Wines to Pair with Scrumptious Sicilian Arancini
The simple perfection of the crisp, warm arancino has turned it into one of Sicily’s most loved street foods. Known likewise as arancino, arancina or even arànciu depending on the area, arancini (plural) are pure heaven with their savory hot fillings, warm sticky rice, and crunchy breaded outside. Their modest beginnings come from medieval times when rice was filled, breaded and fried as way of creating food that lasted and was easy to transport. In fact, the arancino was a typical provision brought on journeys and even into battle by soldiers. Today it’s most likely served with aperitifs or as a snack. Traditionally filled with ragù or with béchamel and ham, arancini are a food chefs love to experiment with, and menus round the world offer variations of the arancino - plumped with mushrooms, bacon, eggplant, octopus, pistachio, ricotta, or even with simple lemon and parmigiano.
Scrumptious eaten alone, these warm delights are elevated when paired with a good glass of wine. Sensorial analyst Luca Maroni has a few good suggestions, such as a Piemonte Doc Rosso Fuori Catalogo 2018 Montalbera which makes for an excellent choice. This autochthonous wine from the north of Italy actually risked extinction until it was rediscovered by a parish priest in Castagnole Monferrato in the 1970s. “Compliments to Montalbera- Terra del Ruché,” notes Maroni who describes this wine as having hints of woody spice, sweet balsam and a long fruity headiness. “The duo of blackberry and vanilla make the Montalbera- Terra del Ruché a perfect pleasure.”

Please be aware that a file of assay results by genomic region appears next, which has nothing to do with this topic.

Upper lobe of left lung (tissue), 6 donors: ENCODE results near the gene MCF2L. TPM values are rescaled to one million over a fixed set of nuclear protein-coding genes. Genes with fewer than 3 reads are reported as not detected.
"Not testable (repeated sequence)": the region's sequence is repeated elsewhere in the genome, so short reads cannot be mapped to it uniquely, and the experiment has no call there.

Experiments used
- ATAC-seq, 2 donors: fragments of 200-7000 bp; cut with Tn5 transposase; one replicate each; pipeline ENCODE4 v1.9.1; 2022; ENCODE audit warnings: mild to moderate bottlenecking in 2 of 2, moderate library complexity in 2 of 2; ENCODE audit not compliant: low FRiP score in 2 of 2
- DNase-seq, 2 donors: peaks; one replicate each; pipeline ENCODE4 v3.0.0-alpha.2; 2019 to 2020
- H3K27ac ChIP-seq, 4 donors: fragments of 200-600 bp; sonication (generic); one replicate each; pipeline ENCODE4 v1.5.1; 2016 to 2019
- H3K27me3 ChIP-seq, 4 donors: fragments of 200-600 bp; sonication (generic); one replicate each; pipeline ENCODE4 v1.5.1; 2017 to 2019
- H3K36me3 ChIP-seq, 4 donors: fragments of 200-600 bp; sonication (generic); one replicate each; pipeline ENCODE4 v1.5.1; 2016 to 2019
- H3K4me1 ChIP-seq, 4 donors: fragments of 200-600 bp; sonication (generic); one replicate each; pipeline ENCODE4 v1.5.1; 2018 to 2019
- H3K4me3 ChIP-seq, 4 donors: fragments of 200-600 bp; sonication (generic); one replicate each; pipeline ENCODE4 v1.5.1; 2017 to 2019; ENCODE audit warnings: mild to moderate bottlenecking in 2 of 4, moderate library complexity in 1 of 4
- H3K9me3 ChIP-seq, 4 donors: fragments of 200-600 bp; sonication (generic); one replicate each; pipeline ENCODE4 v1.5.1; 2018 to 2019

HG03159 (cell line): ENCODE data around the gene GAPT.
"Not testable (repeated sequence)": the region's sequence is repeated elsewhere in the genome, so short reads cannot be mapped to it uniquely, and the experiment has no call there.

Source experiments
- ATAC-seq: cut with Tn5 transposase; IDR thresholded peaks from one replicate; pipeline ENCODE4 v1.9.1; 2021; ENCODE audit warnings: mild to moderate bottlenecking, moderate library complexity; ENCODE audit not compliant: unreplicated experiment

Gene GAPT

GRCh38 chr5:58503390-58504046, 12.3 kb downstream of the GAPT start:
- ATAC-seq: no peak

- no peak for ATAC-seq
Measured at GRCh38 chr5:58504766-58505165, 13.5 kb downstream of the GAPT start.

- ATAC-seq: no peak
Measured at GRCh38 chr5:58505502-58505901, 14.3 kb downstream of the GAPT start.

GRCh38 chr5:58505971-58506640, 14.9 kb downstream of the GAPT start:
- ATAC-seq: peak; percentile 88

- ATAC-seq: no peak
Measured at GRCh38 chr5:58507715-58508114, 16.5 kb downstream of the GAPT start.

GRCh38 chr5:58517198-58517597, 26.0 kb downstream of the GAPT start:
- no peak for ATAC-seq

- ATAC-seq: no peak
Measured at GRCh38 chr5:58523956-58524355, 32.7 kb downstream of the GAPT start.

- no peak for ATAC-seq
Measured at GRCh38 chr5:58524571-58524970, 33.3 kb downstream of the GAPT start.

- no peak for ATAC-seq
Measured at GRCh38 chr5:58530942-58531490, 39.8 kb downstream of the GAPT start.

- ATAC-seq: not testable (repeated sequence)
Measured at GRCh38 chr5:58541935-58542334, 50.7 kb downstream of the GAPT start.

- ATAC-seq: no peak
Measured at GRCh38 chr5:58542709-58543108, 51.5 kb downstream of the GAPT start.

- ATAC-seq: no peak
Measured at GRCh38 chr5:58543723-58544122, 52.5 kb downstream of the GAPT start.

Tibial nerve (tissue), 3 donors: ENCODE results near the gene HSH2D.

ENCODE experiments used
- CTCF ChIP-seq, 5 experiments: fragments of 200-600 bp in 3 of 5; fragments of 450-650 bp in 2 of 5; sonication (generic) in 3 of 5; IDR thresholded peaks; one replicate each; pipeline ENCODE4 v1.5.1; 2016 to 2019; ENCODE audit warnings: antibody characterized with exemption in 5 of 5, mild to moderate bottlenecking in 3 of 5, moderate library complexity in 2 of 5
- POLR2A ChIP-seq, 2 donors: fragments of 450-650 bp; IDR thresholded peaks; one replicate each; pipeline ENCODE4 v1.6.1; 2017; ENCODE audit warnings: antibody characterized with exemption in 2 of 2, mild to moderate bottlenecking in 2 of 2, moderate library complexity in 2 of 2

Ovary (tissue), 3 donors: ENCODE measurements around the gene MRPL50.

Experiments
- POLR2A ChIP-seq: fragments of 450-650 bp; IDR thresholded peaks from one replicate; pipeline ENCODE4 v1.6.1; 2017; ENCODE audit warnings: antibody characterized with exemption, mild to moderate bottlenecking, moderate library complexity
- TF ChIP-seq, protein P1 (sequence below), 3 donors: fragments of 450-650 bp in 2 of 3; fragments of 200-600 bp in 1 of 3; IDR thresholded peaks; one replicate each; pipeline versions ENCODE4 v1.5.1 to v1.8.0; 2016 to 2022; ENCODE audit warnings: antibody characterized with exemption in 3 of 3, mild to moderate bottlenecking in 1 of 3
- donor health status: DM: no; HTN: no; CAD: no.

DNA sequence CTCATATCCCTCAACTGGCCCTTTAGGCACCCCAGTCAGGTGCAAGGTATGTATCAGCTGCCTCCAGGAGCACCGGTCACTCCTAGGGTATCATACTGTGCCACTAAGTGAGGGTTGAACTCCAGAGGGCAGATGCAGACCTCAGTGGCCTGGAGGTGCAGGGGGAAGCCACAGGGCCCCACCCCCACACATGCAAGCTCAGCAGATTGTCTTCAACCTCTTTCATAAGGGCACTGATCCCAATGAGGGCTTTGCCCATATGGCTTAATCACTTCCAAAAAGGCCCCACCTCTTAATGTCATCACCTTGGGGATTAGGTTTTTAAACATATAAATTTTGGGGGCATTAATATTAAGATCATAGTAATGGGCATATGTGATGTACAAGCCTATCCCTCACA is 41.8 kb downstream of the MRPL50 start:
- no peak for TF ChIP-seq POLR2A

Certainly, another great pairing for arancini, noted by Maroni, is a Lambrusco, a semi-sparkling red wine which ranges from dry to barely sweet, which is made from a selection of grape varieties native to the Emilia-Romagna region. Try a 15.0 Mèstor Lambrusco Oinòe. Its concentration of violet cherry notes pairs nicely with the savory richness of freshly made, crunchy, hot arancini. Cheers!